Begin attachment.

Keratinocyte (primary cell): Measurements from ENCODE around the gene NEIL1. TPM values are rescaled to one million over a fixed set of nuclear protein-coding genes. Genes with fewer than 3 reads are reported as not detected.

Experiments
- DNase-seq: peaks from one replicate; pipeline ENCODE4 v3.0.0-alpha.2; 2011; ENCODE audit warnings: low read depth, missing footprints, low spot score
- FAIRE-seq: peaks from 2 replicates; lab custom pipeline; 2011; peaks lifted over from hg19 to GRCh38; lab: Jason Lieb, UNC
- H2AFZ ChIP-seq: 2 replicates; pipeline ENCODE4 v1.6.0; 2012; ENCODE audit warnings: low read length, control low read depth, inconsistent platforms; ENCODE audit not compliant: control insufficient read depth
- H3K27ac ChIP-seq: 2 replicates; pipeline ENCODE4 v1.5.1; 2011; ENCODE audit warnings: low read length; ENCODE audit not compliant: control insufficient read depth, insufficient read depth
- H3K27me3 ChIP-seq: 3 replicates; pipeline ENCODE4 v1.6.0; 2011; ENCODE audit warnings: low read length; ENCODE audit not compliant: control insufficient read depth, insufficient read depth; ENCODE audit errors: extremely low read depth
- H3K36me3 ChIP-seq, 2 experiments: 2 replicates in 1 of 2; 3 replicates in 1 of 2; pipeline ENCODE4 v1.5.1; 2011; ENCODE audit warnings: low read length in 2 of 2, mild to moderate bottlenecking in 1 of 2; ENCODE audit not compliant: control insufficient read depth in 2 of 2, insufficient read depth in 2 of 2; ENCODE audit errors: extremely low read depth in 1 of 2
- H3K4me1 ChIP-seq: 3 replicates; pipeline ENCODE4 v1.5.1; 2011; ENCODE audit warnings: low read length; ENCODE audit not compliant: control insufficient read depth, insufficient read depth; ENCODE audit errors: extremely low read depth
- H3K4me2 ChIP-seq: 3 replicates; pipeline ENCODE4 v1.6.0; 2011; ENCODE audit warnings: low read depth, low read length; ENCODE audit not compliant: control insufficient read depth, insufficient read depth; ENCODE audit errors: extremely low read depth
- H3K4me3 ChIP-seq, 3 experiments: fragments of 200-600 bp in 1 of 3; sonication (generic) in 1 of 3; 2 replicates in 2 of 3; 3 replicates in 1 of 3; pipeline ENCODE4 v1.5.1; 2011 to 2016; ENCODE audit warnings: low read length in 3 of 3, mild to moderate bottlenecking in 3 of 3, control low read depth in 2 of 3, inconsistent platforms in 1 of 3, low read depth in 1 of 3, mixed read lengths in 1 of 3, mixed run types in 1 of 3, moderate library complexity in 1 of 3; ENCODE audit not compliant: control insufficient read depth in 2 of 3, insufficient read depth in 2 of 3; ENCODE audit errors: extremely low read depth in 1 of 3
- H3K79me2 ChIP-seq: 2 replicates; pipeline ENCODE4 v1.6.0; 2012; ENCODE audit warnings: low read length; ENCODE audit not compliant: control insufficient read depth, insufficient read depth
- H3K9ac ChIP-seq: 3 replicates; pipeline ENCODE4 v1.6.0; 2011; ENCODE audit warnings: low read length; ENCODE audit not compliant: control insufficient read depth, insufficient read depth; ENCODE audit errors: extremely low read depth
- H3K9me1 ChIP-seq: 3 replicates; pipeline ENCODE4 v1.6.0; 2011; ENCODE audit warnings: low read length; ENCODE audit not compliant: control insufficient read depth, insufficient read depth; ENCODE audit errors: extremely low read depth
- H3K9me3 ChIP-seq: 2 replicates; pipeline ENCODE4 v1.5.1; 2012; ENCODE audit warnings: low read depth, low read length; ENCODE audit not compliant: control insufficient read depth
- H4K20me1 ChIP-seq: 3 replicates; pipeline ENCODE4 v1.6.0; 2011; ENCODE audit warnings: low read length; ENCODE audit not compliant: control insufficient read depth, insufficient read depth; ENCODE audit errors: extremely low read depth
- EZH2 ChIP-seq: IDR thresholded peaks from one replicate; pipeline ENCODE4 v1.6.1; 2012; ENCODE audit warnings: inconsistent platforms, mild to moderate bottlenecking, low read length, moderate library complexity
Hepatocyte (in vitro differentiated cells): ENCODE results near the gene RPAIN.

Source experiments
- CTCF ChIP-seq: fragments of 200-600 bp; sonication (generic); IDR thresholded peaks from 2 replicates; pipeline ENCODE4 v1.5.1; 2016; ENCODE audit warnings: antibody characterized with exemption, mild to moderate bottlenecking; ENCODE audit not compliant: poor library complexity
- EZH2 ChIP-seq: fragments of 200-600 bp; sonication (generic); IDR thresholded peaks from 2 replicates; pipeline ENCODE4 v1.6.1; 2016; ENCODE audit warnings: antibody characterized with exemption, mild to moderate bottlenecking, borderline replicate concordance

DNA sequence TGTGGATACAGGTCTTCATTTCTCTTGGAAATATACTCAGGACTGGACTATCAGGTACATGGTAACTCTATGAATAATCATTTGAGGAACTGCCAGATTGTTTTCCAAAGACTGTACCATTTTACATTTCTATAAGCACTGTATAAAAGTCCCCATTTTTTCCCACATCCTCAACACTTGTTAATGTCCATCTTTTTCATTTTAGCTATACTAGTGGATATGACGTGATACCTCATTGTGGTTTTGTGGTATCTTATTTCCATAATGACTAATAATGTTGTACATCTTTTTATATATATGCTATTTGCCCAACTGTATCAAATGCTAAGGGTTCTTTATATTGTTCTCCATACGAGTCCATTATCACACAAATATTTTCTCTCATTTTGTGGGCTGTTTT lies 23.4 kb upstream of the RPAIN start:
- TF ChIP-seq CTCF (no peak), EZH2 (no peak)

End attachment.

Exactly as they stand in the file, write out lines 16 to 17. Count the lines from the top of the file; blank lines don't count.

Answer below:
- H4K20me1 ChIP-seq: 3 replicates; pipeline ENCODE4 v1.6.0; 2011; ENCODE audit warnings: low read length; ENCODE audit not compliant: control insufficient read depth, insufficient read depth; ENCODE audit errors: extremely low read depth
- EZH2 ChIP-seq: IDR thresholded peaks from one replicate; pipeline ENCODE4 v1.6.1; 2012; ENCODE audit warnings: inconsistent platforms, mild to moderate bottlenecking, low read length, moderate library complexity